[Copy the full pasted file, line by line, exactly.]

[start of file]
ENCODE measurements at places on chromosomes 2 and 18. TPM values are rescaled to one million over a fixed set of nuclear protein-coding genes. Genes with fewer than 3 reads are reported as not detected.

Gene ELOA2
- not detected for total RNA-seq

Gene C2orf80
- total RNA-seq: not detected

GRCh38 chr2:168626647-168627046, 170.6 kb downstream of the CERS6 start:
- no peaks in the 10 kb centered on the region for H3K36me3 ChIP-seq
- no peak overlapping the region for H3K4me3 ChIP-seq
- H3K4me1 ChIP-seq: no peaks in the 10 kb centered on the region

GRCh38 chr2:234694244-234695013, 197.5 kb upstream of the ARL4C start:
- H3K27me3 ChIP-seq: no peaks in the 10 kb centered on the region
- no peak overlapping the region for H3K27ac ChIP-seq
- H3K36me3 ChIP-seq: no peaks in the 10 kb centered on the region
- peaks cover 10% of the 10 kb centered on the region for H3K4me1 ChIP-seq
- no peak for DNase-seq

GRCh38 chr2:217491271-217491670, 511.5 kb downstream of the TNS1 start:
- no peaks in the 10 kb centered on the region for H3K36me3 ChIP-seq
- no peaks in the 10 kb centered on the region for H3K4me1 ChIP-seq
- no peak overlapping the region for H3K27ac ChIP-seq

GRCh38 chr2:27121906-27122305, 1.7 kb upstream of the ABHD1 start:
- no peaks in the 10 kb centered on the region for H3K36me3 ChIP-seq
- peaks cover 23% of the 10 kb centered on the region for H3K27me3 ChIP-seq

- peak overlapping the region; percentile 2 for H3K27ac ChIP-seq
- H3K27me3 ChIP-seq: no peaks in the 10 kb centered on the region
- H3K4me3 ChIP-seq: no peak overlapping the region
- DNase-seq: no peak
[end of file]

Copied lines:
ENCODE measurements at places on chromosomes 2 and 18. TPM values are rescaled to one million over a fixed set of nuclear protein-coding genes. Genes with fewer than 3 reads are reported as not detected.

Gene ELOA2
- not detected for total RNA-seq

Gene C2orf80
- total RNA-seq: not detected

GRCh38 chr2:168626647-168627046, 170.6 kb downstream of the CERS6 start:
- no peaks in the 10 kb centered on the region for H3K36me3 ChIP-seq
- no peak overlapping the region for H3K4me3 ChIP-seq
- H3K4me1 ChIP-seq: no peaks in the 10 kb centered on the region

GRCh38 chr2:234694244-234695013, 197.5 kb upstream of the ARL4C start:
- H3K27me3 ChIP-seq: no peaks in the 10 kb centered on the region
- no peak overlapping the region for H3K27ac ChIP-seq
- H3K36me3 ChIP-seq: no peaks in the 10 kb centered on the region
- peaks cover 10% of the 10 kb centered on the region for H3K4me1 ChIP-seq
- no peak for DNase-seq

GRCh38 chr2:217491271-217491670, 511.5 kb downstream of the TNS1 start:
- no peaks in the 10 kb centered on the region for H3K36me3 ChIP-seq
- no peaks in the 10 kb centered on the region for H3K4me1 ChIP-seq
- no peak overlapping the region for H3K27ac ChIP-seq

GRCh38 chr2:27121906-27122305, 1.7 kb upstream of the ABHD1 start:
- no peaks in the 10 kb centered on the region for H3K36me3 ChIP-seq
- peaks cover 23% of the 10 kb centered on the region for H3K27me3 ChIP-seq

- peak overlapping the region; percentile 2 for H3K27ac ChIP-seq
- H3K27me3 ChIP-seq: no peaks in the 10 kb centered on the region
- H3K4me3 ChIP-seq: no peak overlapping the region
- DNase-seq: no peak